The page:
Nawaz's party to support, not join Pak government
Keeping his options open, former Pakistan prime minister Nawaz Sharif has said his Pakistan Muslim League-Nawaz (PML-N) would not, for the moment, join the federal government but would support it unconditionally.world Updated: Apr 03, 2009 18:09 IST
Keeping his options open, former Pakistan prime minister Nawaz Sharif has said his Pakistan Muslim League-Nawaz (PML-N) would not, for the moment, join the federal government but would support it unconditionally."The PML-N will fully endorse the federal government unconditionally," Sharif declared at a PML-N meeting in Lahore on Thursday."It was decided in the meeting that presently, the PML-N had no intention of rejoining the federal cabinet," The News reported on Friday.
The PML-N had been formally invited to return to the federal cabinet on Wednesday.Observers here saw Sharif's decision as a means of buying time as Pakistan's political scenario takes on new contours with Prime Minister Yousuf Raza Gilani emerging on top at the cost of President Asif Ali Zardari after the events of the last few weeks.Be it the restoration of the Supreme Court judges sacked in 2007 or the reinstatement of Sharif's brother Shahbaz Sharif as the chief minister of Punjab province, it is Gilani who has emerged the statesman while Zardari has only added to his wheeler dealer image.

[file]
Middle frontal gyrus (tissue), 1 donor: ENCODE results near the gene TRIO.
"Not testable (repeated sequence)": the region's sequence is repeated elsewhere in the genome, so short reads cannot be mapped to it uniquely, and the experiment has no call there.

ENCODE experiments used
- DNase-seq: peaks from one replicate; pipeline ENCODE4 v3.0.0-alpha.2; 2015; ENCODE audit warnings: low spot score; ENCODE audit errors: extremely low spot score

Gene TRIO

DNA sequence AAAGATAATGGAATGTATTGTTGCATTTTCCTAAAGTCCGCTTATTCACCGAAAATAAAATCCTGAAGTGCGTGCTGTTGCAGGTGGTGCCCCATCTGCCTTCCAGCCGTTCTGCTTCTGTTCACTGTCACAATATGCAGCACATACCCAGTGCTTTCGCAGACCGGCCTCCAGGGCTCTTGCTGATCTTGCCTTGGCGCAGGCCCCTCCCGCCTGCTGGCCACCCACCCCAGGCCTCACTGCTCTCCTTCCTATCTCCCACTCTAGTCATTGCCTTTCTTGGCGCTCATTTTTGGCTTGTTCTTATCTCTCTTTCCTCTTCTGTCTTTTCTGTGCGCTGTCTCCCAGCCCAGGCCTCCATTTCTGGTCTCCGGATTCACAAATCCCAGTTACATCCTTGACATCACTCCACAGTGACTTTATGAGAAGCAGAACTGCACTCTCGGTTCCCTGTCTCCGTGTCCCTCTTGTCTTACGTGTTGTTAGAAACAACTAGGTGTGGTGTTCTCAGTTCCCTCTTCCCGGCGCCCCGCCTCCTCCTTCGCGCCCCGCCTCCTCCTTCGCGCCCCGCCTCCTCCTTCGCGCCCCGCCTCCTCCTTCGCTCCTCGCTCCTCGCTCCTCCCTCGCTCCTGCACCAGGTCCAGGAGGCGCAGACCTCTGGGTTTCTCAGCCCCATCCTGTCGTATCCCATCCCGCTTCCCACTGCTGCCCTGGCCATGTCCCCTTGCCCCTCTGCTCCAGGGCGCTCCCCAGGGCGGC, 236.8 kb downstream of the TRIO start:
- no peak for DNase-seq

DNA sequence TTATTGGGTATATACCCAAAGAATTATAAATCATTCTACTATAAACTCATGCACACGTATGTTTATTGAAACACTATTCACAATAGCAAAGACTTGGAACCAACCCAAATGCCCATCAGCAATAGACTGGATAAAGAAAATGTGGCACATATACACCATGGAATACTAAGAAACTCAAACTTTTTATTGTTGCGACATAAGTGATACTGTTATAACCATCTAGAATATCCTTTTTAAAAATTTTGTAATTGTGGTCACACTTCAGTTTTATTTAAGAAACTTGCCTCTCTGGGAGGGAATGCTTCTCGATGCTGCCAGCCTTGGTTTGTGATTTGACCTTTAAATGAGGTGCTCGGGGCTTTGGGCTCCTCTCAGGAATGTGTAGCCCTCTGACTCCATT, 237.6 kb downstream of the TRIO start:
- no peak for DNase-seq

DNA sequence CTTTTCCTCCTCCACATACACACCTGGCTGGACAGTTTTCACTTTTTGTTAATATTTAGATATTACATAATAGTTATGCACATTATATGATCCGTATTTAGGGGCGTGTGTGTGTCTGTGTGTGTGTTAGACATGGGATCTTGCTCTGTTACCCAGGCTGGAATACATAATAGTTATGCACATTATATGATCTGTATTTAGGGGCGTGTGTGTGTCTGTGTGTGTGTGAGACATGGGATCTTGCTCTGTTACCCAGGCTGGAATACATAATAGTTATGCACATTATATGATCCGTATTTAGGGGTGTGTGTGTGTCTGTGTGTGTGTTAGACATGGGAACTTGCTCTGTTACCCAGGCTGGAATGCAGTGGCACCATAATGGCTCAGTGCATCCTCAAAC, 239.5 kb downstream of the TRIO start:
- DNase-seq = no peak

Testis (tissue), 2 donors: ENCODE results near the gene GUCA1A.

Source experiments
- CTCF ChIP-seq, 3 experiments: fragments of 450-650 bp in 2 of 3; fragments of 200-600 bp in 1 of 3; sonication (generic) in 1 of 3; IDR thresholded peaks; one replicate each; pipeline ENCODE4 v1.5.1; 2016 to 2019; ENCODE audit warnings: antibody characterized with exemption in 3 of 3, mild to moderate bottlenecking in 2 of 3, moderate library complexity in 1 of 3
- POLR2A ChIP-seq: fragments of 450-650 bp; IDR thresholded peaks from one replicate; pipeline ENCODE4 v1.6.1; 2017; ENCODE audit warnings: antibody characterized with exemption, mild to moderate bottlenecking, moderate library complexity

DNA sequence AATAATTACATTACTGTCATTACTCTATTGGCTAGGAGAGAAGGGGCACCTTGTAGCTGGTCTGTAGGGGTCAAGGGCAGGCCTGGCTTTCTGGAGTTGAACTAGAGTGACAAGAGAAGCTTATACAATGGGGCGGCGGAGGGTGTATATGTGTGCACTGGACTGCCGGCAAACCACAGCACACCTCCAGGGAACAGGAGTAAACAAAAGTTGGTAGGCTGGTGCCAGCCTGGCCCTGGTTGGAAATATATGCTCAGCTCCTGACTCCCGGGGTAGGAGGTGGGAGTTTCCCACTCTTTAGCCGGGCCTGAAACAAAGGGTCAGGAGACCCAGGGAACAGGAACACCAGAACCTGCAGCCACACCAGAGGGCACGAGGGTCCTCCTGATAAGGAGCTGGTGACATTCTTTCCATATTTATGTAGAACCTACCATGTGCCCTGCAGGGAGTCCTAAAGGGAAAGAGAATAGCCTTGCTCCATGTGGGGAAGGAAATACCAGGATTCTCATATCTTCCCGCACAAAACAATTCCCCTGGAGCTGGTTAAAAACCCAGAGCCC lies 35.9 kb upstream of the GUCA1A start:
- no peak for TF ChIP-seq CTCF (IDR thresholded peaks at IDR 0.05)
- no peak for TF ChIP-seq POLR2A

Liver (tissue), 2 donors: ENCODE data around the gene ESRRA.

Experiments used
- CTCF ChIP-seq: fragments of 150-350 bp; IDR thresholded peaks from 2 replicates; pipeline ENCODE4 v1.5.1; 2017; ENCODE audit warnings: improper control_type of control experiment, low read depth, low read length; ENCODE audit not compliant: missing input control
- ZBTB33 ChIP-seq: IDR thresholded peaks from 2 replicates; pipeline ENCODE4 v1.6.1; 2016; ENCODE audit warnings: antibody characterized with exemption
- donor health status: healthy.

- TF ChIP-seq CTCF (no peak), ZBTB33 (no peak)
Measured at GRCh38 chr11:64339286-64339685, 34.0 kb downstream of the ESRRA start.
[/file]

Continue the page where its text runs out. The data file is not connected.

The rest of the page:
Most importantly, once the controversial 17th constitutional amendment is repealed, Zardari would be left with only ceremonial powers, giving Gilani greater authority to run the country.Observers said Sharif was perhaps waiting for the new dispensation to take shape before making his next move.That Sharif and his brother are important players is quite clear, with an editorial Friday saying they "have emerged as the rising stars of Pakistan's politics"."Western allies are said to be looking on them with a new eye," The News said.
It also pointed to a New York Times report saying "there has already been a serious re-think in Washington" about Zardari's standing.The PML-N and the Pakistan Peoples Party (PPP) that leads the federal government had in October 2007 agreed on a Charter of Democracy governance agenda on the basis of which they were to fight the general elections originally slated for January 2008. The assassination of PPP chief and former prime minister Benazir Bhutto Nov 27, 2007 pushed the polls back by a month, with the two parties forming a coalition after their one-two electoral finish.
The PML-N, however, walked out of the alliance after PPP co-chair Zardari reneged on two key pledges in the governance agenda: restoring the Supreme Court and high court judges then president Pervez Musharraf had sacked after imposing an emergency Nov 3, 2007, and repealing the 17th amendment.Relations between the PML-N and the PPP further soured after the Supreme Court Feb 25 cited corruption charges to bar the Sharif brothers from contesting elections or holding public office.